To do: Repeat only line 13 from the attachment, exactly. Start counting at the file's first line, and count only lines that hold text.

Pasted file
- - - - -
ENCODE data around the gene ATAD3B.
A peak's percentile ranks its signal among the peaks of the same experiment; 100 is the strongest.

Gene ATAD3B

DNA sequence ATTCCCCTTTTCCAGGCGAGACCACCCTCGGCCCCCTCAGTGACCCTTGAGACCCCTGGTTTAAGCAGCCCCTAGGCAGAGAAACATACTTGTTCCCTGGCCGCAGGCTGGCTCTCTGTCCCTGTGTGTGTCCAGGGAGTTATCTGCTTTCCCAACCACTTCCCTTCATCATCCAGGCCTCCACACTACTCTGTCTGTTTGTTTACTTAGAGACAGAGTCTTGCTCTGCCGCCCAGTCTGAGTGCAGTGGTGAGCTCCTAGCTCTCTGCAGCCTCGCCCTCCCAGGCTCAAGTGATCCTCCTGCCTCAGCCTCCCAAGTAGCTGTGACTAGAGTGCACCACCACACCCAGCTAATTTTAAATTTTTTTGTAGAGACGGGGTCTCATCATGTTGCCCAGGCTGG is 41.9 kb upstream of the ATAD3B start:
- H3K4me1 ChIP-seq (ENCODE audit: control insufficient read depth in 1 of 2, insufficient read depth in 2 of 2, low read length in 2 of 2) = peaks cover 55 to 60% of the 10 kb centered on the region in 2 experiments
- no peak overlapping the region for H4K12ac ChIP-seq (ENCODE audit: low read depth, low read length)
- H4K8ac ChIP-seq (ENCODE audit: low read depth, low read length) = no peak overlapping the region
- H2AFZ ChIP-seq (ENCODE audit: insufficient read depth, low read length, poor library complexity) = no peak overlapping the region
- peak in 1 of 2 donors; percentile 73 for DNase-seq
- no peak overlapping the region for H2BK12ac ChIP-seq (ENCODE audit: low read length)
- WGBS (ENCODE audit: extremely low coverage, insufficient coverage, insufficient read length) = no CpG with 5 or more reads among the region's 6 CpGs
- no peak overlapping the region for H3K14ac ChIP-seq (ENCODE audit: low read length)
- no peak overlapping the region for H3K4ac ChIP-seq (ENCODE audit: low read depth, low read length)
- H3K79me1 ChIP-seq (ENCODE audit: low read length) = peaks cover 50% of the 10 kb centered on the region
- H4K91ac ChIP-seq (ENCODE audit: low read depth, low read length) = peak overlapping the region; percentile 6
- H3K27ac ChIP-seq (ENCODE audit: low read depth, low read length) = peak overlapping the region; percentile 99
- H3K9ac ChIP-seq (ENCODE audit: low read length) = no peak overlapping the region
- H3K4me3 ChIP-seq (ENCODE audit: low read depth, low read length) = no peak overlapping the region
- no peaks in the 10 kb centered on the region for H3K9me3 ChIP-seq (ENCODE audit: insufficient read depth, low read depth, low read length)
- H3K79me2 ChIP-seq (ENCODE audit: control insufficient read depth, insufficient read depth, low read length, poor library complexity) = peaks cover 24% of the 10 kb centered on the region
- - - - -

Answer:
- no peak overlapping the region for H3K4ac ChIP-seq (ENCODE audit: low read depth, low read length)